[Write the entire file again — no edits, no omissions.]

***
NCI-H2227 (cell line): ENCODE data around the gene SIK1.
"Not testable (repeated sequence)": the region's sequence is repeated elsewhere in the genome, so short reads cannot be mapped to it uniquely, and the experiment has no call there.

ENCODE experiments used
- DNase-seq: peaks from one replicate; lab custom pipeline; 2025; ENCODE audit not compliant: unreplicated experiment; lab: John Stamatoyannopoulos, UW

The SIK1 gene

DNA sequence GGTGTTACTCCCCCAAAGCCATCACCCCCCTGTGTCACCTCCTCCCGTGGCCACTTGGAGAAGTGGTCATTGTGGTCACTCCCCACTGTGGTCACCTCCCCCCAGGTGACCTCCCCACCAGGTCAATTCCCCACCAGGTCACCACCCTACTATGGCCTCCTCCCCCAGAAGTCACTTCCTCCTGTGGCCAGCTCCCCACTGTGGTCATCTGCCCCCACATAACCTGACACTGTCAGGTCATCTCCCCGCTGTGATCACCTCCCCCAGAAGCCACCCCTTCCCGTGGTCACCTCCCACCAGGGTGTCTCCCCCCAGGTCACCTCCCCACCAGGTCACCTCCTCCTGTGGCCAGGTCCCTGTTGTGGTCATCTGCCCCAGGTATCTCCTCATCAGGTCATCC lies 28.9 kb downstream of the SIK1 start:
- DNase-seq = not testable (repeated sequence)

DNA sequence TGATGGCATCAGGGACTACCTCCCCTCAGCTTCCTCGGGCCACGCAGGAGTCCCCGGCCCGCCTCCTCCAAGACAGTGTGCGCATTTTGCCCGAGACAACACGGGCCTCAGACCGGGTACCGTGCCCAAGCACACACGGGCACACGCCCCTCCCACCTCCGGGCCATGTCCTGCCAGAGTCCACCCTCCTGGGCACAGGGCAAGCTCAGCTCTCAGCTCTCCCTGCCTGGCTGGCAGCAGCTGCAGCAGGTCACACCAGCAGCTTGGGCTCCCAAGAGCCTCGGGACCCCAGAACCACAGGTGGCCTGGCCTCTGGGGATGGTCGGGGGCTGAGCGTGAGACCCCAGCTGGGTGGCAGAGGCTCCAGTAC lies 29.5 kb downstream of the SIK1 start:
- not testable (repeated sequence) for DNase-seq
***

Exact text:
NCI-H2227 (cell line): ENCODE data around the gene SIK1.
"Not testable (repeated sequence)": the region's sequence is repeated elsewhere in the genome, so short reads cannot be mapped to it uniquely, and the experiment has no call there.

ENCODE experiments used
- DNase-seq: peaks from one replicate; lab custom pipeline; 2025; ENCODE audit not compliant: unreplicated experiment; lab: John Stamatoyannopoulos, UW

The SIK1 gene

DNA sequence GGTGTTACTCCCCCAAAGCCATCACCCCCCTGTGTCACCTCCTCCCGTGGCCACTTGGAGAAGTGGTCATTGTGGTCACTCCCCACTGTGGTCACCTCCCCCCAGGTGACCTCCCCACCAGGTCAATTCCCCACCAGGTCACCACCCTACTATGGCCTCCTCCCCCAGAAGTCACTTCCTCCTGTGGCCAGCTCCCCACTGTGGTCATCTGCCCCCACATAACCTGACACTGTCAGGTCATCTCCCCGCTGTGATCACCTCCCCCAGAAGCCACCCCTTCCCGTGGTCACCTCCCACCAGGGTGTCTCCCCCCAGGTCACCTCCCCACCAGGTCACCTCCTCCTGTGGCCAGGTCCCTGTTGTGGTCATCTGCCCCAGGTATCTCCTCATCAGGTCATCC lies 28.9 kb downstream of the SIK1 start:
- DNase-seq = not testable (repeated sequence)

DNA sequence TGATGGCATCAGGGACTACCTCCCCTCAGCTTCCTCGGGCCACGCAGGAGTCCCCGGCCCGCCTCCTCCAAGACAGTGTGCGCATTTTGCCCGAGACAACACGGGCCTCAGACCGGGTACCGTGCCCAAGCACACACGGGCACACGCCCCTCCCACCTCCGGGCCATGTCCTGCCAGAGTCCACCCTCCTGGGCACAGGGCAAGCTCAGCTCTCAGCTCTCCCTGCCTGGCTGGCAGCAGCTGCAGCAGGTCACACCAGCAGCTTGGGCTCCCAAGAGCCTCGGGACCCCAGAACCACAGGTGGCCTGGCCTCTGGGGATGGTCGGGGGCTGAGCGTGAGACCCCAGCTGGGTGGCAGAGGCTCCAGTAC lies 29.5 kb downstream of the SIK1 start:
- not testable (repeated sequence) for DNase-seq